The Southwestern Historical Quarterly, Volume 94, July 1990 - April, 1991 Page: 488
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Southwestern Historical Quarterly
the Southern Pacific Railroad reached Phoenix, connecting the desert
community to the outside world. Boosters claimed a major victory. Two
years later political leaders moved the territorial capital from Prescott
to Phoenix, further enhancing its image to outsiders. The author aptly
characterizes Phoenicians at the turn of the century as entrepreneurial
In contrast to the modest gains of the nineteenth century, the twenti-
eth century has been an era of unrelenting and often explosive growth.
With clarity and precision Luckingham analyzes the beneficial impact
of World War I and the New Deal on the urban economy. Yet, one of
the most crucial factors in the emergence of Phoenix as a twentieth-
century "growth machine" (p. Lo), according to the author, was the
advent of federal reclamation. With the passage of the Newlands Rec-
lamation Act of 1902 federal reclamation became a reality and local
leaders responded with the formation of the Salt River Valley Water
Users Association. The forerunner of today's Salt River Project proved
successful in attracting one of the first federal reclamation projects and
by February 1911, Roosevelt Dam provided Phoenix with a stable and
regulated water supply.
Without the stabilizing influence of federal reclamation, the mid-
twentieth century boom could not have taken place. In chapter 6, "The
Boom Years, 1941-1 96o," Luckingham outlines some of the major in-
fluences comprising this two-decade period of unprecedented growth.
A dynamic Anglo-dominated private sector, continued federal aid for
water, transportation, and military facilities, and advances in modern
technology were the key factors that shaped Phoenix in the post-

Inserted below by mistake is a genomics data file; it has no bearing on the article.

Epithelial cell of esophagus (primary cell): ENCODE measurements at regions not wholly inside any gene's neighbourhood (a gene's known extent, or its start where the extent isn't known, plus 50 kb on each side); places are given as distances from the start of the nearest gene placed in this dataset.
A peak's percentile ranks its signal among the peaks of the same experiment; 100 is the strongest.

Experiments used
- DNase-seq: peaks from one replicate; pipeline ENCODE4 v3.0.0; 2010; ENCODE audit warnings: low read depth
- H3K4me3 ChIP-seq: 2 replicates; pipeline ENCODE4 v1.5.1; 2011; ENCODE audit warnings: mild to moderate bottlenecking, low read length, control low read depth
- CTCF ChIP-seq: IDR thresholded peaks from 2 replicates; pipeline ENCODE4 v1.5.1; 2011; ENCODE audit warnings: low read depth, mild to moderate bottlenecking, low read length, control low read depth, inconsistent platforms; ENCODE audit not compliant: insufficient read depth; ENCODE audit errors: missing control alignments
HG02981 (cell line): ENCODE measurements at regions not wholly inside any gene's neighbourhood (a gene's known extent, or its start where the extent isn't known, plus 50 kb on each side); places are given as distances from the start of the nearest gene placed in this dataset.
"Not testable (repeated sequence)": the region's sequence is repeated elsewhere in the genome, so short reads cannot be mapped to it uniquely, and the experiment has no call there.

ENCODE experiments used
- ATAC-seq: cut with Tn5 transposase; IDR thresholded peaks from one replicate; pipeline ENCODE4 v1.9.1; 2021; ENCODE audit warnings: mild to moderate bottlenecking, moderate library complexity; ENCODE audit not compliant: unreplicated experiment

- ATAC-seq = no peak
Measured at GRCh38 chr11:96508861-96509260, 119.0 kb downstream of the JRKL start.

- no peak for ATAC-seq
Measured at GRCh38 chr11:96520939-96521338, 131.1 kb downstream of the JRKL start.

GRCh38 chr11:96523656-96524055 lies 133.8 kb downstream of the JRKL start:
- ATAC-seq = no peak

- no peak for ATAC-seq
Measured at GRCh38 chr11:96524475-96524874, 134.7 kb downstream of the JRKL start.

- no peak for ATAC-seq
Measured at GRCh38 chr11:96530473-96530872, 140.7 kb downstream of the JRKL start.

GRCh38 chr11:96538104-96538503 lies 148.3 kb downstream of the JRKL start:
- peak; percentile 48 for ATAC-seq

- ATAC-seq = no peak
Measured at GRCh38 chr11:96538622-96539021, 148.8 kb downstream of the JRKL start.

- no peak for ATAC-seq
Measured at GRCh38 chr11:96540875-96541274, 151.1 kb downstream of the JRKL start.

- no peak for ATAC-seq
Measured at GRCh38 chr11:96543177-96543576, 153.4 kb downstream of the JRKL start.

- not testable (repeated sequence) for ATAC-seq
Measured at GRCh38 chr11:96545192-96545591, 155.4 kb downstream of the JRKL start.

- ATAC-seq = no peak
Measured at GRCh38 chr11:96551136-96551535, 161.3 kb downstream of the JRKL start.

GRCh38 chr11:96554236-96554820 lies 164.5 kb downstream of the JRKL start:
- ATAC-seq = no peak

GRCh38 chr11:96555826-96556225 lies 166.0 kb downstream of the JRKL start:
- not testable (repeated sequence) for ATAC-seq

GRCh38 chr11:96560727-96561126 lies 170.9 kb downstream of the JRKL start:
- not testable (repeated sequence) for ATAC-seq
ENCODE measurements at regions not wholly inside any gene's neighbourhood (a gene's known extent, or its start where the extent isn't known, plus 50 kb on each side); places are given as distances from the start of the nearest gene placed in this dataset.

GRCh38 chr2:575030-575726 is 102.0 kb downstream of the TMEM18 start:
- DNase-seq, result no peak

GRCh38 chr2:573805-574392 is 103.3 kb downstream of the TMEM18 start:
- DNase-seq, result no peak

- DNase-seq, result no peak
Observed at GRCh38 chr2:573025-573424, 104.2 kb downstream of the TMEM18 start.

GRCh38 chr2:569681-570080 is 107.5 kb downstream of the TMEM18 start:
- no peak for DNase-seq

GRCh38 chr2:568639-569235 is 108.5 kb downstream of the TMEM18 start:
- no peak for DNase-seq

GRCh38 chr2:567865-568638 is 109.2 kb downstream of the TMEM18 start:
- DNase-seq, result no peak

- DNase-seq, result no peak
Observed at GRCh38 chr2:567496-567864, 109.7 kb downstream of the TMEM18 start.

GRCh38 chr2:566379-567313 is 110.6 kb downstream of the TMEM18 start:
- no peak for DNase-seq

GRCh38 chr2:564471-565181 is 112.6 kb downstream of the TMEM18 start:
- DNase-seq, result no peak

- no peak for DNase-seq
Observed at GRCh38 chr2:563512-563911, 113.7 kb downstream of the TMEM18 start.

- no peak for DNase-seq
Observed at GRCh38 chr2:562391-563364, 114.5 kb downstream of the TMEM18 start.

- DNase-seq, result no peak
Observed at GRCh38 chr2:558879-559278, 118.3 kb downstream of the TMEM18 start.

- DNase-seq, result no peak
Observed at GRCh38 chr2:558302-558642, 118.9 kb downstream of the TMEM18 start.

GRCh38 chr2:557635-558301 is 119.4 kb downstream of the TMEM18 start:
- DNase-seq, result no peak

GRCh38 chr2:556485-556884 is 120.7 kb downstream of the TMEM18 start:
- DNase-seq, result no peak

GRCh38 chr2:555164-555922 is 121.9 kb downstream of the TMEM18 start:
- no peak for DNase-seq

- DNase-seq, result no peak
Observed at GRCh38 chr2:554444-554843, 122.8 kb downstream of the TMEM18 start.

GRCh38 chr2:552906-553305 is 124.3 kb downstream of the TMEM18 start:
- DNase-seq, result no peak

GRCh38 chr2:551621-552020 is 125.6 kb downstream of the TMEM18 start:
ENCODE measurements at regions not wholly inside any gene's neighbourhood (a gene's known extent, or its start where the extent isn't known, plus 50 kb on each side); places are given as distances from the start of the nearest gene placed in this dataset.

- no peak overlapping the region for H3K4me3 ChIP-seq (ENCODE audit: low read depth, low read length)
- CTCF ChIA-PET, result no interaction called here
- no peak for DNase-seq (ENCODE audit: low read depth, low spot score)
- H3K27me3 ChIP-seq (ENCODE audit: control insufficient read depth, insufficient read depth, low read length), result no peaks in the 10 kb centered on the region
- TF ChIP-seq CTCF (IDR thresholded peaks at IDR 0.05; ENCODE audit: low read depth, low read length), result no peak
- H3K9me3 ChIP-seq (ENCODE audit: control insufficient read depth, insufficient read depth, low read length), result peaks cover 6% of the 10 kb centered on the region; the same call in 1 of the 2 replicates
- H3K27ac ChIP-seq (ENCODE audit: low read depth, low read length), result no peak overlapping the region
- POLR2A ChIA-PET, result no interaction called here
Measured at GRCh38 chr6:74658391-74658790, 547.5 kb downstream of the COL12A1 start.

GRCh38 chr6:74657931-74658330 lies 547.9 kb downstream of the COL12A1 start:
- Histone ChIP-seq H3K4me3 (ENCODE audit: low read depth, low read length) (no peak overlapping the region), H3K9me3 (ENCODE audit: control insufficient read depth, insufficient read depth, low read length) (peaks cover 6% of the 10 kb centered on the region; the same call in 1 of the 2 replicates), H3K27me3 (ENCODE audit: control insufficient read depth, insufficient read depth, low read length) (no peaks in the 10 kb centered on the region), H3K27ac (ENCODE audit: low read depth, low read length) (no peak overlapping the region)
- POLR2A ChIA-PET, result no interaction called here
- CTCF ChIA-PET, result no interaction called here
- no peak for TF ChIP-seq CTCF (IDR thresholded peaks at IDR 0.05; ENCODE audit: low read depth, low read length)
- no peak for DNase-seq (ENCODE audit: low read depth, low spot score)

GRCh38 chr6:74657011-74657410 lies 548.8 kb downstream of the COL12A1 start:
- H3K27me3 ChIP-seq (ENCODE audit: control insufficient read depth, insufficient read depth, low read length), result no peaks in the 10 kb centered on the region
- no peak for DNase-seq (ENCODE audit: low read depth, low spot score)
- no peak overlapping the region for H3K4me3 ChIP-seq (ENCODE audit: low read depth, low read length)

World War II period. In addition, this was an "age of refrigeration,"
when air conditioning helped conquer, to an extent, the blistering sum-
mer heat. Moreover, the nearly 2,500 people who settled in the city
each month in the 1950s came from all over the United States. During
this decade Phoenix attained the highest rate of growth among the fifty
largest metropolitan areas in the nation. Furthermore, by 1960, half of
the state's population lived in the Phoenix metropolitan area.
Luckingham is at his best in his final two chapters. He analyzes the
last three decades of growth and concludes that Phoenix has become a
major sunbelt center facing critical future challenges. He describes
shifting political trends and urban politics, economic and demographic
patterns, and social and cultural developments. Yet, how will local lead-
ers respond to further massive population influx? Luckingham posits
that between 1985 and 2000, the desert metropolis will add 1.4 million
people-an imposing 77 percent increase. Will existing institutions
manage this growth and maintain the quality of life at the same time?
Indeed students and scholars of the modern West, urban history, and
Here’s what’s next.
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Texas State Historical Association. The Southwestern Historical Quarterly, Volume 94, July 1990 - April, 1991, periodical, 1991; Austin, Texas. (texashistory.unt.edu/ark:/67531/metapth101214/m1/552/: accessed December 13, 2017), University of North Texas Libraries, The Portal to Texas History, texashistory.unt.edu; crediting Texas State Historical Association.